Nothing less than the basis of a new cosmology and a new worldview from one of the greatest scientific minds of our time.
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1 of 1 people found the following review helpful
5.0 out of 5 stars Master physicist, 9 Mar 2014
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Its highly addictive - be warned finished any other book you have - cos once you pick this one up you will not want to stop reading it.
This guy was there when it all happened, worked with the greats, and still manages to explain to me (a complete mathematical moron) exactly what theories we have come up with about the way the universe works.
It is a book I will read again and again.
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1 of 1 people found the following review helpful
5.0 out of 5 stars Susskind gives clear guidance on the implications of String Theory for our understanding of the Cosmos., 13 Feb 2014
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If you wonder why intelligent life evolved in our particular universe and whether other universes may exist, this book tries to answer that question.
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30 of 42 people found the following review helpful
5.0 out of 5 stars Strings that make you go "Hmmm", 23 July 2006
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M. Bull "Michael" (England) - See all my reviews
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This review is from: The Cosmic Landscape: String Theory and the Illusion of Intelligent Design (Hardcover)
Leonard Susskind is one of the world's most original and inspired theoretical physicists. The culmination of his life's work is described without mathematics in this book. His brilliance of lateral thinking is on a par with Einstein. He turns conventional big bang theory on its head and explains with stunning simplicity how our Universe could have been so astonishingly fine-tuned as to allow intelligent life. I just wish I could remember all the detail in between without having to read and reread and ...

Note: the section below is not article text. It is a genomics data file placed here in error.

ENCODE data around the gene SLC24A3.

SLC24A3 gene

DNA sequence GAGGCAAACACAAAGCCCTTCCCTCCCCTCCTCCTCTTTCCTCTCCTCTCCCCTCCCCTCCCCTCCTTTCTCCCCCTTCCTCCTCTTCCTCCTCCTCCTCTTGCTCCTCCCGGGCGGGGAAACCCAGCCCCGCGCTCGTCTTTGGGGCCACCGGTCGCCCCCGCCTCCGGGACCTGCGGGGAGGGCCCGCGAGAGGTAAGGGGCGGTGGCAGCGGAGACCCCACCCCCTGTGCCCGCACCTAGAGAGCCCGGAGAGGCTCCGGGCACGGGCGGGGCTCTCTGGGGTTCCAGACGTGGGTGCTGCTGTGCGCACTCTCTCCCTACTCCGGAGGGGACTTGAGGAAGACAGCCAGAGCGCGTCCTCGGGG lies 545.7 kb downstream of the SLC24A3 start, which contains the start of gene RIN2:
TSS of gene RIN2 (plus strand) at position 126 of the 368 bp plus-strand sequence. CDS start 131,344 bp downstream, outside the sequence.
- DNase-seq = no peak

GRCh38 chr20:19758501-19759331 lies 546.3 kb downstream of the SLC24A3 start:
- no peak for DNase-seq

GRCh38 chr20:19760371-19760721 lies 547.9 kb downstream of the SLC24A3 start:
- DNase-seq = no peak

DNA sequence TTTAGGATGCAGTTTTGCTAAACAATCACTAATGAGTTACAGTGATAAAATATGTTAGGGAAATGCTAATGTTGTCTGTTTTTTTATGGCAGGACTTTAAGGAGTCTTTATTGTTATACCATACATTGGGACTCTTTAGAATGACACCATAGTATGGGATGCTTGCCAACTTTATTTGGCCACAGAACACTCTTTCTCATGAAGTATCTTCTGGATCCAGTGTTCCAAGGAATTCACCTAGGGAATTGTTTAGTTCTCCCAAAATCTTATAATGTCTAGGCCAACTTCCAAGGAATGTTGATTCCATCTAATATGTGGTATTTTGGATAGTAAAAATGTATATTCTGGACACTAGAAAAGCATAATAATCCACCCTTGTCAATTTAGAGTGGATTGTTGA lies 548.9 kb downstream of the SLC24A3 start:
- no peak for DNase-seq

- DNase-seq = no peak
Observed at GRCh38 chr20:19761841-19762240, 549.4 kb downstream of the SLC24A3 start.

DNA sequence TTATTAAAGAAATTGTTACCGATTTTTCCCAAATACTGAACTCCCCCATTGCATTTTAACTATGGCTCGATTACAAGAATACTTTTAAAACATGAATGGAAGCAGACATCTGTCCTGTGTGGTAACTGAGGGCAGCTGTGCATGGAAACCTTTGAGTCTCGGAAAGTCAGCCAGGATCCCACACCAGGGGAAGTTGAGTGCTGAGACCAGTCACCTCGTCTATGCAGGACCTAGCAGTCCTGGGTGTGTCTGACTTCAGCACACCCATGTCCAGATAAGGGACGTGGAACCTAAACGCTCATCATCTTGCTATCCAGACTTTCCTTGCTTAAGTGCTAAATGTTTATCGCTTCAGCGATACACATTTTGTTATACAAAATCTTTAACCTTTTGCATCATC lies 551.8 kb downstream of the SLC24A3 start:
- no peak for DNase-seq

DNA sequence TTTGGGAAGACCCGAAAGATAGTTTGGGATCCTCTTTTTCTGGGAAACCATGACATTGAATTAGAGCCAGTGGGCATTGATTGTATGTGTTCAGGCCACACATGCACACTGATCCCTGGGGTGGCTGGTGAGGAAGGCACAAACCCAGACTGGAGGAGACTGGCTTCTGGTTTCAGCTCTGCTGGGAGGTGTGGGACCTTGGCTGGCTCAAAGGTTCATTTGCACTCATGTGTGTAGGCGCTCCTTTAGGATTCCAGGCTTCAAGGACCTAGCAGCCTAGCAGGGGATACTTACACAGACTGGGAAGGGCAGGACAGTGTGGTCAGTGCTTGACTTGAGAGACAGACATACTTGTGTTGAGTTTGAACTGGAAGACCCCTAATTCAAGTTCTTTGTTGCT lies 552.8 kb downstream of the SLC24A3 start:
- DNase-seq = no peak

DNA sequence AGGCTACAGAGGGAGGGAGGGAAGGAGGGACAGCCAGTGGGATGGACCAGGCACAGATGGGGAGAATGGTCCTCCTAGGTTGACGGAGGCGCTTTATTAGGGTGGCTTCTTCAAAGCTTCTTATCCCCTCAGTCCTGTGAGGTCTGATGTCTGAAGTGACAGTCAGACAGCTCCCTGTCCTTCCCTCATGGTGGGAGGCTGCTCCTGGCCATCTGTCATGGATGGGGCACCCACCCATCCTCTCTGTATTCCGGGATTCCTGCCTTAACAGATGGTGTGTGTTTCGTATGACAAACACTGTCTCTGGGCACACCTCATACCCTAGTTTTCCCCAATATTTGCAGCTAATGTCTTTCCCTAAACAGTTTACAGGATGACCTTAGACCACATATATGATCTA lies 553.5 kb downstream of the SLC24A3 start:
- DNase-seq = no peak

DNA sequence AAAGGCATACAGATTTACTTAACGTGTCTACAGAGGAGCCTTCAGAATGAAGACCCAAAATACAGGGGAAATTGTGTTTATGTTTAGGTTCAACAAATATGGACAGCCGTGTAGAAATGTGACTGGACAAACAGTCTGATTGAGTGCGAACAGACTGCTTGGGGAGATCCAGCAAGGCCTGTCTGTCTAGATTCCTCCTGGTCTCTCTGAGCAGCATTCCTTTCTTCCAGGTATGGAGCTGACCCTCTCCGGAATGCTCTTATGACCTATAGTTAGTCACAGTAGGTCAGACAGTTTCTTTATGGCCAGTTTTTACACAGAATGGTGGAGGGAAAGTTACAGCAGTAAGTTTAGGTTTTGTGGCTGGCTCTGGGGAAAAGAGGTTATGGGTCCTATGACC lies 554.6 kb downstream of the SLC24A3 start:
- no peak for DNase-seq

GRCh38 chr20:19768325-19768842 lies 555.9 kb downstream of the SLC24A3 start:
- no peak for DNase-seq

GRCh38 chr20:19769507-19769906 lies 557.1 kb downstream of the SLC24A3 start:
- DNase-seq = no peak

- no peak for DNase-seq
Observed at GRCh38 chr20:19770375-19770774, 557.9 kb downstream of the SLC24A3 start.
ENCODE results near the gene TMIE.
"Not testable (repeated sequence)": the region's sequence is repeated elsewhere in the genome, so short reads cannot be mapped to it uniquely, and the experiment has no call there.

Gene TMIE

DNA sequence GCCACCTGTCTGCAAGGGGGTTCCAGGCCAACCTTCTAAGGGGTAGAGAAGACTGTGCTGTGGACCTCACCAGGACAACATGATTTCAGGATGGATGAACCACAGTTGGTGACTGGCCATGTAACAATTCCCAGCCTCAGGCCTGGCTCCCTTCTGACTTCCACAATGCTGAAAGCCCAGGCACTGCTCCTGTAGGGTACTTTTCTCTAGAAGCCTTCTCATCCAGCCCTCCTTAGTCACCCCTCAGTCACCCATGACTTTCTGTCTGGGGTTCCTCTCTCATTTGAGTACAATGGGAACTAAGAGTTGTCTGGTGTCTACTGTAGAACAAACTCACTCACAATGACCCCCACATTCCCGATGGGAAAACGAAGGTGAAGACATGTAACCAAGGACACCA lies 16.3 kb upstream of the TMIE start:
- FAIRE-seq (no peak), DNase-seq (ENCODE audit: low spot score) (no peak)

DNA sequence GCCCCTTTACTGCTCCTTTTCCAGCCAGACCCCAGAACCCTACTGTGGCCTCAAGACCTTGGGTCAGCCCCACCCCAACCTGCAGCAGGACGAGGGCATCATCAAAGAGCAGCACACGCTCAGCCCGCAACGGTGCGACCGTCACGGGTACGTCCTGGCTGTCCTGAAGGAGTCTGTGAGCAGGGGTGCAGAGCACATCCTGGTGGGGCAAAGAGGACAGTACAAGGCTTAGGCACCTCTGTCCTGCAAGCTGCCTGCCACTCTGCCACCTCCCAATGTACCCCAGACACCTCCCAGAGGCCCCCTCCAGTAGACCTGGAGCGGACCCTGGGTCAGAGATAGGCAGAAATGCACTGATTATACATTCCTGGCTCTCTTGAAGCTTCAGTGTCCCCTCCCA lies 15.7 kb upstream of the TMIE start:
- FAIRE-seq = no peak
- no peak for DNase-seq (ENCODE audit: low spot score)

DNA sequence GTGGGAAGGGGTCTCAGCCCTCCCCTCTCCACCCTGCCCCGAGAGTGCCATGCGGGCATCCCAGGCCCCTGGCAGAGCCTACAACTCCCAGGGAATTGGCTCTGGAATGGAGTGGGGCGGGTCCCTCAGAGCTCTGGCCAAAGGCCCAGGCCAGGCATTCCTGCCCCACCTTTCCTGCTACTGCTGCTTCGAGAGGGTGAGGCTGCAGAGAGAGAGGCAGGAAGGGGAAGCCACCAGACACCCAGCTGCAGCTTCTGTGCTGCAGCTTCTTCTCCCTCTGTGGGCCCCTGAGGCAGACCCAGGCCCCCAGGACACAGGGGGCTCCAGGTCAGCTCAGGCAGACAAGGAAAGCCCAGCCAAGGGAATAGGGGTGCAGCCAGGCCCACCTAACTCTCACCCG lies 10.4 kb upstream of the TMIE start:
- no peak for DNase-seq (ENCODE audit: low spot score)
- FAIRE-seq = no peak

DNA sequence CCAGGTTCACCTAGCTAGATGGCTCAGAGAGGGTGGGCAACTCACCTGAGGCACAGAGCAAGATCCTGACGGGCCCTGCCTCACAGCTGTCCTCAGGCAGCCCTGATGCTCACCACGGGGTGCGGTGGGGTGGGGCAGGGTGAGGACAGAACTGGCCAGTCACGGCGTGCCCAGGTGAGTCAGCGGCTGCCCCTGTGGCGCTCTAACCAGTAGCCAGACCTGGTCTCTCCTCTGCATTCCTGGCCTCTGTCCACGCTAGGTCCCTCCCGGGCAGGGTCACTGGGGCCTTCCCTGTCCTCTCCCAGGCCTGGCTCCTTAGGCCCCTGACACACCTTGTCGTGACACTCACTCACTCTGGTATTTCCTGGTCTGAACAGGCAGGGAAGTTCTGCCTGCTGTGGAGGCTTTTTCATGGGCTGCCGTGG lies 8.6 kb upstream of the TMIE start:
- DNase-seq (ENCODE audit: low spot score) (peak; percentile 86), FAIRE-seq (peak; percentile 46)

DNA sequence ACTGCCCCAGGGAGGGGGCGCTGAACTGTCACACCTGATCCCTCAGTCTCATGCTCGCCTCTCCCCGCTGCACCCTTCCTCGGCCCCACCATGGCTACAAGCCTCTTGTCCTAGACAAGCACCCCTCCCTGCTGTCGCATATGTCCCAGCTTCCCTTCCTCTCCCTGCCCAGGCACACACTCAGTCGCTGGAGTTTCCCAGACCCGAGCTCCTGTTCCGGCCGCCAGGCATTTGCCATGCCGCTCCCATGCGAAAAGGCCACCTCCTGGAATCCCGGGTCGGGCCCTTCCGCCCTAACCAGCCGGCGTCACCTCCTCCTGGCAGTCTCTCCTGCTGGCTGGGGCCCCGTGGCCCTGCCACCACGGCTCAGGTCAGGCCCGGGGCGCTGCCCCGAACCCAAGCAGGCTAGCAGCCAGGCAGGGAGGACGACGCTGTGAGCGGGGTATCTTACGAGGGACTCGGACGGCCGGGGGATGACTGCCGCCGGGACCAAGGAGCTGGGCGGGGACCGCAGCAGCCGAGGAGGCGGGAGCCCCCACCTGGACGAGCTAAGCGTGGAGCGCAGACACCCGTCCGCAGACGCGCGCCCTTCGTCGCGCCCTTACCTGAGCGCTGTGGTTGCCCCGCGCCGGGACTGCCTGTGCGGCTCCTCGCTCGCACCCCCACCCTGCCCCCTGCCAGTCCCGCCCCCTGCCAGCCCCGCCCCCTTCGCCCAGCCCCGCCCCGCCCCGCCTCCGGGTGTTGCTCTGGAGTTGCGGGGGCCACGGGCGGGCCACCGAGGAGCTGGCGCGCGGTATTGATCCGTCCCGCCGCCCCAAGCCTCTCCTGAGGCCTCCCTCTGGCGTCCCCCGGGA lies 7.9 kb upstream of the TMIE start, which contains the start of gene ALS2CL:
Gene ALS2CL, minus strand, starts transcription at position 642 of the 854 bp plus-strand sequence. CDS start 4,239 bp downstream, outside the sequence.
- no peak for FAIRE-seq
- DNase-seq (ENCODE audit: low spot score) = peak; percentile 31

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35 of 50 people found the following review helpful
3.0 out of 5 stars Mostly an unconvincing justification of string theory, 22 Jun 2009
By 
Dennis Littrell (SoCal) - See all my reviews
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The first thing to note is Professor Susskind's insistence on using 14 billion years as the time since the Big Bang whereas most authorities today give 13.7 billion years. That of course is a minor point. More troubling is Susskind's unconvincing and quixotic support of the anthropic principle in cosmology. He characterizes the principle as "really shorthand for a much richer set of concepts that I will make clear in the chapters that follow." (p. 7)

Unfortunately--perhaps revealing the poverty of my discernment--after reading nearly four hundred pages of rather dense text I was not able to appreciate his "richer set of concepts." What I do know is that "The Anthropic Cosmological Principle" (title of John D. Barrow and Frank J. Tipler's book from 1986), which I like to call the "anthropic cosmological fallacy," is really a kind of mystical expression that declares we are here only because of a miraculous series of events or conditions, when in fact we are here precisely because we are the sort of creatures that those events and conditions allow.